Addicts often blame themselves for being addicted or for relapsing into addictive behavior. Frequently, members of the public, friends and family can be even worse finger-pointers, citing a lack of willpower for a sustained addiction or a relapse.
These approaches, however, do not help anyone. They hinder public understanding of addiction, add to stigmatization and make it harder for an addict to live a normal life in recovery. Such views also make addicts feel ashamed – which is a difficult emotion to deal with and could trap an addict in the cycle of low self-esteem and addiction. Stimgatization just makes seeking help and recovery harder.
Anyone Can Crack
There are a series of scientific studies that show that each individual has a fixed amount of willpower. Given the right amount of pressure, anyone will crack and look for comfort.
We all have varying stress, tolerance and resilience levels. These can even vary from day to day depending how much we’ve had to deal with. Perhaps our most easily-depleted inner strength is willpower. But even if we do have weak willpower, it’s still not our fault. It’s caused by a mix of physiology, psychology and behavioral biology, nature, nurture and even chance, but rarely by pure choice.
Studies by the American psychologist Roy Baumeister showed the strange discrepancies between different individuals’ attitudes toward unsolvable tasks. For example, those told to solve deliberately tricky puzzles were informed to suppress their own stress levels while doing so by eating cookies. The result: the more stress suppressed, the more cookies eaten.1
Self-Control and Success
The most long-standing set of willpower tests and follow-ups was begun by Walter Mischel at Stanford University. The inaugural “Marshmallow Experiment” (1973) was started by a researcher leading children into a room individually. In the room, there was a chair and table, with a single marshmallow on a plate.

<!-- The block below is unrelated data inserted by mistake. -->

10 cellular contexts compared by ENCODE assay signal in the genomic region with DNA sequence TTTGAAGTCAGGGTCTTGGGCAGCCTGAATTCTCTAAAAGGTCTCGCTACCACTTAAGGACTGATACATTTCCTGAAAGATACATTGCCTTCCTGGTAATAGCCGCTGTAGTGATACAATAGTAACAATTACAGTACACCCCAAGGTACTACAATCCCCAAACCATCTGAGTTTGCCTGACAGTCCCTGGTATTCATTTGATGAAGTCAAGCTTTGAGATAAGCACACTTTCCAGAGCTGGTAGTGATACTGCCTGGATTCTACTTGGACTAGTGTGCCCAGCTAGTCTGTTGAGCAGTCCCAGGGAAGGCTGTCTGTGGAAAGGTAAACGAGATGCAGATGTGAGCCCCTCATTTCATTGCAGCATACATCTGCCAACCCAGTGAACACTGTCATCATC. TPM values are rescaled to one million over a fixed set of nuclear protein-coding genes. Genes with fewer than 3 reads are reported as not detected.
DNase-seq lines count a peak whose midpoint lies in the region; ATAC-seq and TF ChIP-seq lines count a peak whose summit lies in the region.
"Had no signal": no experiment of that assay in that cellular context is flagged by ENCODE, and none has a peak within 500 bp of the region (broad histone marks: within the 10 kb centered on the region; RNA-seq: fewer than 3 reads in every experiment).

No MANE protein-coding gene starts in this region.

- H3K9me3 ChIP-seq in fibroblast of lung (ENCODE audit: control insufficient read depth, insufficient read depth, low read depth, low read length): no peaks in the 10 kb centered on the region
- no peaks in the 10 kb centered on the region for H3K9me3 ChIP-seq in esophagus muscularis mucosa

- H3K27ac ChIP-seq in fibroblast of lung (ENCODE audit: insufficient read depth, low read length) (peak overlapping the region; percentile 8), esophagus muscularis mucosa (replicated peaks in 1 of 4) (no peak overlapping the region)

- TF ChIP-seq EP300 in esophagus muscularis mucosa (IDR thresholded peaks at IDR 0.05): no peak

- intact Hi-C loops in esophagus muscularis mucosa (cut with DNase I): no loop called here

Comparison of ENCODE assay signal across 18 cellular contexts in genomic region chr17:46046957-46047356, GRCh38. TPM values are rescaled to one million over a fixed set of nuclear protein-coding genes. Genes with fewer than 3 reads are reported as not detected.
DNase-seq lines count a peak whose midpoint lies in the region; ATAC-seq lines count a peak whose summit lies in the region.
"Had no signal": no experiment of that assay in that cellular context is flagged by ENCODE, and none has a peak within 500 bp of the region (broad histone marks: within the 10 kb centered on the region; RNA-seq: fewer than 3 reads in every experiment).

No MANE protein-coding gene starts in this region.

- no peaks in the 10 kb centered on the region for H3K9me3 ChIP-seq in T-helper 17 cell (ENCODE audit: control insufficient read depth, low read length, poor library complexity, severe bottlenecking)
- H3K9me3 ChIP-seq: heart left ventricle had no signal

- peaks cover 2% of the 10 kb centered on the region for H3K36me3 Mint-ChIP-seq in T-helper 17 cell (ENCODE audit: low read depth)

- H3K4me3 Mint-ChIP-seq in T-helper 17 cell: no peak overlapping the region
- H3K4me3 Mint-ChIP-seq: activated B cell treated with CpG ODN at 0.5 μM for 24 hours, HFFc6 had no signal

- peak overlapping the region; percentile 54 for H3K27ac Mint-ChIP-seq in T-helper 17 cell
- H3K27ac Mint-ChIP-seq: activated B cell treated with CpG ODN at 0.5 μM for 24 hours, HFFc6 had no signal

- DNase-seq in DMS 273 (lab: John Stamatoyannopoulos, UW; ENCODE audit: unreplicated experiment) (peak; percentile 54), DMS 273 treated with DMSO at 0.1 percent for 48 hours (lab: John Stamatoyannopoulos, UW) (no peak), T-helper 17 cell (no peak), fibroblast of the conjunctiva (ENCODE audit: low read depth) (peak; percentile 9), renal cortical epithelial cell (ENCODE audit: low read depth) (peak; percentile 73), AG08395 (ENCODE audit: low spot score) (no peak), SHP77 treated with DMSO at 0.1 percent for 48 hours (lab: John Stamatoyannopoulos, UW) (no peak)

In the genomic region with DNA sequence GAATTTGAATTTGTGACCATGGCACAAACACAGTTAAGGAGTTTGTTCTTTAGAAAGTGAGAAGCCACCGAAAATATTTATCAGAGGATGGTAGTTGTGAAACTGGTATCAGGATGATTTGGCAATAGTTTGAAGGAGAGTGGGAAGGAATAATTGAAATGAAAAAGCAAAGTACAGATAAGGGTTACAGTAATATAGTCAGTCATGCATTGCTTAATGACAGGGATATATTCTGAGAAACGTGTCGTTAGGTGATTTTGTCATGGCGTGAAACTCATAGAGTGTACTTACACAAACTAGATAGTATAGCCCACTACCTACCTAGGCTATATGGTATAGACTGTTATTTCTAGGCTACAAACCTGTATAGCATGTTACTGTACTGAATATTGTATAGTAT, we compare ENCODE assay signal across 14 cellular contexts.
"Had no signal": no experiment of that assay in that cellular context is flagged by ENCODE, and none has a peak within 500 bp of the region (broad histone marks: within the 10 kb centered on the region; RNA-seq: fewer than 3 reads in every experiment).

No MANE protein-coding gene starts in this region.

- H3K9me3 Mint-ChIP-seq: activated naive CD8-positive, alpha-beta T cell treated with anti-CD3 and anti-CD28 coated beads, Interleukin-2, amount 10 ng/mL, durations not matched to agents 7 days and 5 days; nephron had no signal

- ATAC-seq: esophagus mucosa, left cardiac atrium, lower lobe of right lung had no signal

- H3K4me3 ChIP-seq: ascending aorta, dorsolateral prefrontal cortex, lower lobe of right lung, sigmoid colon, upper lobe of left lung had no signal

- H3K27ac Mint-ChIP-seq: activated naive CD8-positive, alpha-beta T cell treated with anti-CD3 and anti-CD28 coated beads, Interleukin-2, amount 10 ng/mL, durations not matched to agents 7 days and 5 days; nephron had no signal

Researchers would tell the child that he was popping out of the room and that if the child had managed to not to eat the treat while he was gone, then he’d be rewarded by a second marshmallow as a prize. But if the child had eaten the sweet before the researcher returned, there would be no second marshmallow.
The researcher would leave the room for 15 minutes. Sometimes, the moment he was gone, the child ate the marshmallow. Others wiggled with frustration or sat on their hands to restrain themselves. Some ate the sweet halfway through the waiting period, and a few kids successfully awaited the prize.
The research teams followed up each child’s progress – for more than 40 years. The children who were able to delay gratification earlier to receive a second marshmallow ended up having higher school grades, lower levels of substance abuse, lower likelihood of obesity, better responses to stress, better social skills and generally improved life measures.
These experiments show just how vital it is to be resilient, delay gratification and make wise choices in life. But it’s not that easy for many people.
The Addictive Personality
Unfortunately, an addictive personality type can give an individual this susceptibility long before he or she ever takes substances. A review by Schuckit (2009)2 surmised a variety of heritable genes could contribute to an addictive personality.
Brain genetic coding can also have a strong impact on natural behavioral instincts. At the same time, a low number of D2 receptors has been shown to cause a propensity to not learn from negative feedback and to repeat mistakes (Klein et al. 2007). It is also believed (Dalley et al. 2007)3 that some of these propensities may have occurred in utero or shortly after.
Accountability and Healing
OK, so what if you were a marshmallow-grabber? You can still turn it around. Researchers at the University of Rochester did an experiment that allowed children to build their strength and resilience.
Researchers split the children into two groups. Both were offered the delayed marshmallow, but the first group was exposed to many unreliable incidences. For example, children in group one were given a small box of crayons and promised a bigger one later, but never got them. In group two, the children were given a small pack of stickers and promised a second pack, which they received.
Clearly the children who were tricked with the crayons had less trust and decided to eat the marshmallow quickly. But the kids in the second group had good reason to trust, and they did. They were learning many things that we learn in recovery – don’t expect too much, pause, be grateful for the small things. Instead of more stress and blame, addicts need encouragement and warmth in their recovery efforts.
1 Roy E Baumeister, Ellen Bratslavsky, Mark Muraven, and Dianne M. Tice (1998). Ego Depletion: Is the Active Self a Limited Resource? Journal of Personality and Social Psychology, 1998, Vol. 74, No. 5, 1252-1265.
2 Schuckit, M.A. (2009). An overview of genetic influences in alcoholism. Journal of Substance Abuse Treatment, 36, S5– S14.
3 Dalley, J.W., Fryer, T.D., Brichard, L., et al. (2007). Nucleus accumbens D2/ 3 receptors predict trait impulsivity and cocaine reinforcement. Science, 315, 267‒70.
4 Klein, T.A., Neumann, J., Reuter, M., Hennig, J., von Cramon, D.Y., and Ullsperger, M. (2007). addict ion 324 324